As you can see, mutations accumulate in wildly different ways. The minimal logic seems very stable even if we are using a higher mutation rate than the extended one. Meanwhile, the extended logic explores a vast array of possible organisms. Disappointingly, these organisms live much shorter lifespans than what is theoretically allowed in this environment. Moreover, we can observe two different evolutionary problems from the two simulations. The minimal configuration doesn't seem to explore nearly enough: the conjunction of genotype and mutation strategy seems to be too conservative. Meanwhile, the extended configuration has the opposite problem: the descendants of the original plant immediately forget how to grow a plant like their ancestor - that is, these mutations seem to forget seemingly good traits over generations.

Regardless of these problems, these configurations work: agents never die out completely. They may not be as pretty as we would want them to, or diverse enough, but they survive, which is a start.

"sideways" has the same EnvConfig of persistence, but the distribution of nutrients is very tricky. This environment may see stable at first, but look at what happens when we let it run for very long:

Simulation of extended logic with basic mutator on the "sideways" configuration.

The environment changes drastically and the biome dies. This shows how the complexity of a configuration can really depend on the environment design as well.

If we wanted to investigate organisms that are potentially immortal, "collaboration" is a good starting point. This configuration has a maximum lifetime of 100 million steps. In practice, agents don't age. However, this is a very costly configuration. Everything is costly: spawn, reproduction, specialization and even dissipation. Therefore, even if you would think that we'd immediately see gigantic plants, that is not the case.

Comparisons of "collaboration" configurations. Top left: minimal logic and basic mutator; top right: extended logic and basic mutator; bottom left: minimal logic and adaptive mutator; bottom right: extended logic and adaptive mutator.

Above we tried 4 different combinations of agent logic and mutators. Cells seem to grow and die out constantly, as they can't figure out how to stabilize and grow slowly. Even if agents are not becoming extinct, the current models are disappointing.

Finally, let's go back to "pestilence". This environment has very low dissipation costs, but the rest is quite costly (spawn, reproduce and specialize). The real issue, though, is its max lifetime of 300. This makes it so that plants die out all the time. As we have seen before, our previous biome on pestilence got extinct. Could different initial configurations fare better?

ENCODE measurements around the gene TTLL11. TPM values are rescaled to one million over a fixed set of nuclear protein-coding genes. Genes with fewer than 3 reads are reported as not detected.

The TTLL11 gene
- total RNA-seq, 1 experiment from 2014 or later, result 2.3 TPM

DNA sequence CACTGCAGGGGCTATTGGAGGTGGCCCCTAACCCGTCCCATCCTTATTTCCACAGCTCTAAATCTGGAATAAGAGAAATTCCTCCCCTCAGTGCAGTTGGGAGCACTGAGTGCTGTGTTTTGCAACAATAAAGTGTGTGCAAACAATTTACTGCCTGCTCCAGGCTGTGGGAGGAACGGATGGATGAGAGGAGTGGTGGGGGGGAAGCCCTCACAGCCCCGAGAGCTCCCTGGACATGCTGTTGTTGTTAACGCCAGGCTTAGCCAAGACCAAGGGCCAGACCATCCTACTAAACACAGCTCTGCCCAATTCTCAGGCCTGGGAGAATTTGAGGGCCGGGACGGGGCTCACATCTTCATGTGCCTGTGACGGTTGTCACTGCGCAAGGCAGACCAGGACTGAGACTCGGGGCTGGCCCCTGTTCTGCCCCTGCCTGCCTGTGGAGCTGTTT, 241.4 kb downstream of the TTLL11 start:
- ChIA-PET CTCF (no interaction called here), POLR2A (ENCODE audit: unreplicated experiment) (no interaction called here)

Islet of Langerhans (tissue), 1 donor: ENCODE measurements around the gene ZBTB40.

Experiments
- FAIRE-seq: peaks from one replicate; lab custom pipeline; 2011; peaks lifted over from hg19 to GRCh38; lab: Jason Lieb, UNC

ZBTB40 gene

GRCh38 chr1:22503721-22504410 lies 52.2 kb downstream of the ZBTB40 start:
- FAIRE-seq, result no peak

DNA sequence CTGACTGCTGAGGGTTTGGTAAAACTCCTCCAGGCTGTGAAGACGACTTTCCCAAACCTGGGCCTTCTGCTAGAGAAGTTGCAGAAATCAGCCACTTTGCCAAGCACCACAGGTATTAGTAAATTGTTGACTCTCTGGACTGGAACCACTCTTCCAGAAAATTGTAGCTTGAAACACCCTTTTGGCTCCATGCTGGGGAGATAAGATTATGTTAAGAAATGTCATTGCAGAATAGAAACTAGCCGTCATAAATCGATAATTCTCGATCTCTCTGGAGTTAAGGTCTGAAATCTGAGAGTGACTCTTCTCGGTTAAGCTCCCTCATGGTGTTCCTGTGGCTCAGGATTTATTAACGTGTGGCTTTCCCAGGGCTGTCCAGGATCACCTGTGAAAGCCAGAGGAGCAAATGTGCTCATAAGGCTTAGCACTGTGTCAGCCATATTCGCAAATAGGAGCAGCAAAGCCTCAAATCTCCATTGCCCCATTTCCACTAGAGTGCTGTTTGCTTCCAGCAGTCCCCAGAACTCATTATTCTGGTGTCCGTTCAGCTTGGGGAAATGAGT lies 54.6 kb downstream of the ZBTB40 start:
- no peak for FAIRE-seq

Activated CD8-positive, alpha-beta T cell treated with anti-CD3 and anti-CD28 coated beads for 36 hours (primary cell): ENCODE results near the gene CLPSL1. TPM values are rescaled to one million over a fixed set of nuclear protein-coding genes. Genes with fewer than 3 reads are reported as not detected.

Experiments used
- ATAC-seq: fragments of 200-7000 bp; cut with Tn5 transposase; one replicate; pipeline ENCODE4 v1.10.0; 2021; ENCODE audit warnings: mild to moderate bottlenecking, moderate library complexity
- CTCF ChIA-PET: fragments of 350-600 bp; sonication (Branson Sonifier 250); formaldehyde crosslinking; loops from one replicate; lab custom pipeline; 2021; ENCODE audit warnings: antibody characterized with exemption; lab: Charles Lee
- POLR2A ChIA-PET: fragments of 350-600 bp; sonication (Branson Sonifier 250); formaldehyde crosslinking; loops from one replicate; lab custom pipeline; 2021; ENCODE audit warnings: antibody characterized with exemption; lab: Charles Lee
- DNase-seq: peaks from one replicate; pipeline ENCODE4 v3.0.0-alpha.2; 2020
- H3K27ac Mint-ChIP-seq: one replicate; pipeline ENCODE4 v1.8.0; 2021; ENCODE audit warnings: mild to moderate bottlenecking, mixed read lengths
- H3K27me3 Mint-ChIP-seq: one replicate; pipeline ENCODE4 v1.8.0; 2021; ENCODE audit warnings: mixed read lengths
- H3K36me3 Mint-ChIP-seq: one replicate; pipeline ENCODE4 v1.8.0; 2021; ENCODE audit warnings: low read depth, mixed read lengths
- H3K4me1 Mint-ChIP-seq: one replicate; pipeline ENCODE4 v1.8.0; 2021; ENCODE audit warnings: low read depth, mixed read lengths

Comparisons of "pestilence" configurations. Top left: minimal logic and basic mutator; top right: extended logic and basic mutator; bottom left: minimal logic and adaptive mutator; bottom right: extended logic and adaptive mutator.

The extended model with a basic mutator seems to survive. But is this statistically significant? Let us run this configuration a few more times.

Multiple runs on 'pestilence' with extended logic and basic mutators.

Alas, survival of the species seems to be random. It would be nice to have some more control over it. The rest of this article will show methods to accomplish just that.

How to evaluate a configuration

Before we try to improve our models, it would be beneficial to figure out a way to systematically evaluate a configuration. This way, we could compare configurations with ease and perhaps train them through such evaluations. After all, we have just observed how a single run on an environment may give incomplete information, or even be misleading. For instance, is it really true that the extended logic with basic mutators works best on pestilence, or was it just chance?

Well, JAX is fantastic for this. All we need to do is to define an evaluation function and run a configuration to see how it performs. Moreover, we can parallelize this evaluation as many times as we want to have a more statistically significant understanding of how it performs.

What metrics should we care about? For starters, let's say we care about two things: counting the total number of agent cells that are occupied throughout the run; and whether agents go extinct. So, let's do just that for landscape environments for 1000 steps (wide environments are generally too costly to analyse), and let's do 16 runs for each experiment.